Adsorption of protamine and papain proteins on saponite

T. Szabó, Raluca Mitea, Hugo Leeman, Gnanasiri S. Premachandra, Cliff T. Johnston, M. Szekeres, I. Dékány, Robert A. Schoonheydt

Research output: Contribution to journalArticle

28 Citations (Scopus)

Abstract

Due to the increased importance of bionanocomposites, protamine and papain proteins were adsorbed on Na+-and on Cs+-exchanged saponite from aqueous solution. Protein analysis of equilibrium solutions and thermogravimetric analyses of biocomposites were used to prepare adsorption isotherms. Based on the isotherm shape, and on the amounts of protein adsorbed and the amounts of Na+ and Cs+ released, the initial protein sorption apparently was due to ion exchange. Additional sorbed protein was weakly retained and could be removed by washing with water. From ion exchange, the average charge of the protamine adsorbed was estimated to be +13.1 to +13.5. Similar papain measurements could not be made due to partial decomposition. Quantitatively, protamine was adsorbed at levels up to 400 mg/g on Na+-saponite and 200 mg/g on Cs+-saponite. The maximum protamine adsorption was 650 to 700 mg/g for Na+-saponite and 350-400 mg/g for Cs+-saponite. Protamine was sorbed to edge surfaces and the basal spacing of the interlamellar region of saponite was 1.75 nm. Protamine displaced only 36% of the Cs+ in Cs+-saponite and expanded the interlamellar region by 36% for a basal spacing of 1.6 nm. Papain sorption to Na+-saponite occurred by a two-step process: (1) adsorption to saponite particle external surfaces followed, (2) by partial intercalation. Quantitatively, Papain was adsorbed up to 100 mg/g for Na+- and Cs+-saponite. Greater initial papain concentrations resulted in a 450 mg/g maximum for Na+-saponite, but no increase above 100 mg/g for Cs+-saponite. Papain apparently only sorbed to external Cs+-saponite surfaces that were estimated to be 33-40 m2/g. Step-wise thermal decomposition of the saponite-protein composites occurred between 300 and 800°C.

Original languageEnglish
Pages (from-to)494-504
Number of pages11
JournalClays and Clay Minerals
Volume56
Issue number5
DOIs
Publication statusPublished - 2008

Fingerprint

protamines
saponite
Protamines
Papain
papain
adsorption
Adsorption
protein
Proteins
proteins
ion exchange
sorption
biocomposites
spatial distribution
thermal degradation
washing
aqueous solutions
Sorption
Ion exchange
isotherm

Keywords

  • Intercalation
  • Ion exchange
  • Papain
  • Protamine
  • Saponite

ASJC Scopus subject areas

  • Soil Science
  • Earth and Planetary Sciences (miscellaneous)
  • Geochemistry and Petrology
  • Water Science and Technology

Cite this

Szabó, T., Mitea, R., Leeman, H., Premachandra, G. S., Johnston, C. T., Szekeres, M., ... Schoonheydt, R. A. (2008). Adsorption of protamine and papain proteins on saponite. Clays and Clay Minerals, 56(5), 494-504. https://doi.org/10.1346/CCMN.2008.0560502

Adsorption of protamine and papain proteins on saponite. / Szabó, T.; Mitea, Raluca; Leeman, Hugo; Premachandra, Gnanasiri S.; Johnston, Cliff T.; Szekeres, M.; Dékány, I.; Schoonheydt, Robert A.

In: Clays and Clay Minerals, Vol. 56, No. 5, 2008, p. 494-504.

Research output: Contribution to journalArticle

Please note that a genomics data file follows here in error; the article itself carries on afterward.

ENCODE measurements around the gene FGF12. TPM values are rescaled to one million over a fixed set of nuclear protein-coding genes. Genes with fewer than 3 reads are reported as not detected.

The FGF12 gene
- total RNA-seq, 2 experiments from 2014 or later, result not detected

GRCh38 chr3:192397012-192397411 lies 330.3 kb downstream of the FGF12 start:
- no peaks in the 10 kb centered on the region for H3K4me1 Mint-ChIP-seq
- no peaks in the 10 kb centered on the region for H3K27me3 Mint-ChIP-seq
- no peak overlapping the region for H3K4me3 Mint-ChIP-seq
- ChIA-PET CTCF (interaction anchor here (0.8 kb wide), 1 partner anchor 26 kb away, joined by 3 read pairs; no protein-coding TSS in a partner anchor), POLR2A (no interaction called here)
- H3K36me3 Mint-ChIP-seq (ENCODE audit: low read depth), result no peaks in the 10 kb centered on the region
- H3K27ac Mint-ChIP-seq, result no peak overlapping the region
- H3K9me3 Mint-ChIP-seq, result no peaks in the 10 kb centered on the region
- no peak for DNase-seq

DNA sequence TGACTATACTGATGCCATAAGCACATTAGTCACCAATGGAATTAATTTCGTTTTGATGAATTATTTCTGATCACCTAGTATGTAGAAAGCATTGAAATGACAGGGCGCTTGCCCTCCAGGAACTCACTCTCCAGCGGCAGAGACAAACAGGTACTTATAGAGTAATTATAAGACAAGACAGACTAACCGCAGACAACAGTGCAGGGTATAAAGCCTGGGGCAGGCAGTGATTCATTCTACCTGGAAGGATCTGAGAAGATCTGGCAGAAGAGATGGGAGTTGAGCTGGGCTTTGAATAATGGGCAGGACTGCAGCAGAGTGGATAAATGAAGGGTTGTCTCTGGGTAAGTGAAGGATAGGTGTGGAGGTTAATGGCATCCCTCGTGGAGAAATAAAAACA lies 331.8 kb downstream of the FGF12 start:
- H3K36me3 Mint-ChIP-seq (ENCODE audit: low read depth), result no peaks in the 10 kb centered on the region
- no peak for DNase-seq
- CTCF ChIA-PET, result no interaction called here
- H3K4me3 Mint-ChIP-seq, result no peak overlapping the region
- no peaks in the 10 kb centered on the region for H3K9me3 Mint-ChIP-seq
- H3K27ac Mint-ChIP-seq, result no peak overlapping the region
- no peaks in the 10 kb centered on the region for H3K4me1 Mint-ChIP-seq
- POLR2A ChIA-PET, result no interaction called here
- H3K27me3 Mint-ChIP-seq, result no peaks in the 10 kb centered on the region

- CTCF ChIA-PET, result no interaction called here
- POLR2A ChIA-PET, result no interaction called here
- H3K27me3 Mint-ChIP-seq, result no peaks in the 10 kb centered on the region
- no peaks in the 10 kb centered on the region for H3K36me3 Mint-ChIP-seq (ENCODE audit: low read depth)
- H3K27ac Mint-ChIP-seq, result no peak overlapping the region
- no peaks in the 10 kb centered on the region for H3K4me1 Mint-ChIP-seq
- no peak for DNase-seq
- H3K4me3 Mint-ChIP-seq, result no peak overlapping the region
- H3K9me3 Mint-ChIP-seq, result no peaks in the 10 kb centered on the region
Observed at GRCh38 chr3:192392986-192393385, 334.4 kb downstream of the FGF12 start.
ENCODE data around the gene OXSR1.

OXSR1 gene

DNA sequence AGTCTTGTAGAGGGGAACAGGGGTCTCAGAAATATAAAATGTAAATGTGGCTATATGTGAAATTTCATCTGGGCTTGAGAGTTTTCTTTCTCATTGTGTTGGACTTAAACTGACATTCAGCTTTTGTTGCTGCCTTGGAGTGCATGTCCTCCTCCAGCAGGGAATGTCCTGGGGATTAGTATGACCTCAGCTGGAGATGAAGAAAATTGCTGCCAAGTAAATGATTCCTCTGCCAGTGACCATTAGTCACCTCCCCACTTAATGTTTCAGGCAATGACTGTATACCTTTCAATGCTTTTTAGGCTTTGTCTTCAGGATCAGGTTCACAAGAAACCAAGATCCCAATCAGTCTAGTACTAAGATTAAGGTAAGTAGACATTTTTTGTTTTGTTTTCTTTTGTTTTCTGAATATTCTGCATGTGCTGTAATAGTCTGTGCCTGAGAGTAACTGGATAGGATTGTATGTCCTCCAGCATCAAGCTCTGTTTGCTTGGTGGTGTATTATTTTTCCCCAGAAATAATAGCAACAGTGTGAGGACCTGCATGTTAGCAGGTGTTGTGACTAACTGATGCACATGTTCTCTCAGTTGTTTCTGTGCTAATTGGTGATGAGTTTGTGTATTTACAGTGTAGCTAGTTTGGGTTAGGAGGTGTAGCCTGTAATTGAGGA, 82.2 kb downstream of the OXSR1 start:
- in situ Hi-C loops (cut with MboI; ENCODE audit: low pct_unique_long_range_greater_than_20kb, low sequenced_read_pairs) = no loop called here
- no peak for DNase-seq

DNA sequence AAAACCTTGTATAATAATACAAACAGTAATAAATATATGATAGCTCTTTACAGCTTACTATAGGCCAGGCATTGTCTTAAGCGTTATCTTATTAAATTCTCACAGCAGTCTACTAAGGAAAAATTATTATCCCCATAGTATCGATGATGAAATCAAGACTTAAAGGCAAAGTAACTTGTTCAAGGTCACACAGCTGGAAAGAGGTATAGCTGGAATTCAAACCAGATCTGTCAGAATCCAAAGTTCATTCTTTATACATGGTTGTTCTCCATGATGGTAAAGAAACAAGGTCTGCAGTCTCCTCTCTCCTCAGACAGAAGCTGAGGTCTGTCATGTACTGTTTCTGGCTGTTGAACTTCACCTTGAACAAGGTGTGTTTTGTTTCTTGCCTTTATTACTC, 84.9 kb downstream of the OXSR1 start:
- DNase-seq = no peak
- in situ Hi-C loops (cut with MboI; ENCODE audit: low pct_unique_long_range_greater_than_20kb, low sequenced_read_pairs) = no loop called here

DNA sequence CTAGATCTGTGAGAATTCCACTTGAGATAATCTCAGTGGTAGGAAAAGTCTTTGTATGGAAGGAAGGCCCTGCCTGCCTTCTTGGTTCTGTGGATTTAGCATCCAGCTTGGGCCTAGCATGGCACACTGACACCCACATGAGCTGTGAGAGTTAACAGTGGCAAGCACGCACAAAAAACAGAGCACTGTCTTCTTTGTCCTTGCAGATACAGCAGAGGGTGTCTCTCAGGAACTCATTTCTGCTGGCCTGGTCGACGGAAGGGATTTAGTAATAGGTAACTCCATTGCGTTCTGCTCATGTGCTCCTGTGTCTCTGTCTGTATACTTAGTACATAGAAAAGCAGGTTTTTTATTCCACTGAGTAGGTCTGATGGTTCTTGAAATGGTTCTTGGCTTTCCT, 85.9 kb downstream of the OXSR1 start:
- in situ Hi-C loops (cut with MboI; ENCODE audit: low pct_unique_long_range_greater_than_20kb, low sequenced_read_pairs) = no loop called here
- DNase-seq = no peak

Szabó, T, Mitea, R, Leeman, H, Premachandra, GS, Johnston, CT, Szekeres, M, Dékány, I & Schoonheydt, RA 2008, 'Adsorption of protamine and papain proteins on saponite', Clays and Clay Minerals, vol. 56, no. 5, pp. 494-504. https://doi.org/10.1346/CCMN.2008.0560502
Szabó, T. ; Mitea, Raluca ; Leeman, Hugo ; Premachandra, Gnanasiri S. ; Johnston, Cliff T. ; Szekeres, M. ; Dékány, I. ; Schoonheydt, Robert A. / Adsorption of protamine and papain proteins on saponite. In: Clays and Clay Minerals. 2008 ; Vol. 56, No. 5. pp. 494-504.
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AB - Due to the increased importance of bionanocomposites, protamine and papain proteins were adsorbed on Na+-and on Cs+-exchanged saponite from aqueous solution. Protein analysis of equilibrium solutions and thermogravimetric analyses of biocomposites were used to prepare adsorption isotherms. Based on the isotherm shape, and on the amounts of protein adsorbed and the amounts of Na+ and Cs+ released, the initial protein sorption apparently was due to ion exchange. Additional sorbed protein was weakly retained and could be removed by washing with water. From ion exchange, the average charge of the protamine adsorbed was estimated to be +13.1 to +13.5. Similar papain measurements could not be made due to partial decomposition. Quantitatively, protamine was adsorbed at levels up to 400 mg/g on Na+-saponite and 200 mg/g on Cs+-saponite. The maximum protamine adsorption was 650 to 700 mg/g for Na+-saponite and 350-400 mg/g for Cs+-saponite. Protamine was sorbed to edge surfaces and the basal spacing of the interlamellar region of saponite was 1.75 nm. Protamine displaced only 36% of the Cs+ in Cs+-saponite and expanded the interlamellar region by 36% for a basal spacing of 1.6 nm. Papain sorption to Na+-saponite occurred by a two-step process: (1) adsorption to saponite particle external surfaces followed, (2) by partial intercalation. Quantitatively, Papain was adsorbed up to 100 mg/g for Na+- and Cs+-saponite. Greater initial papain concentrations resulted in a 450 mg/g maximum for Na+-saponite, but no increase above 100 mg/g for Cs+-saponite. Papain apparently only sorbed to external Cs+-saponite surfaces that were estimated to be 33-40 m2/g. Step-wise thermal decomposition of the saponite-protein composites occurred between 300 and 800°C.

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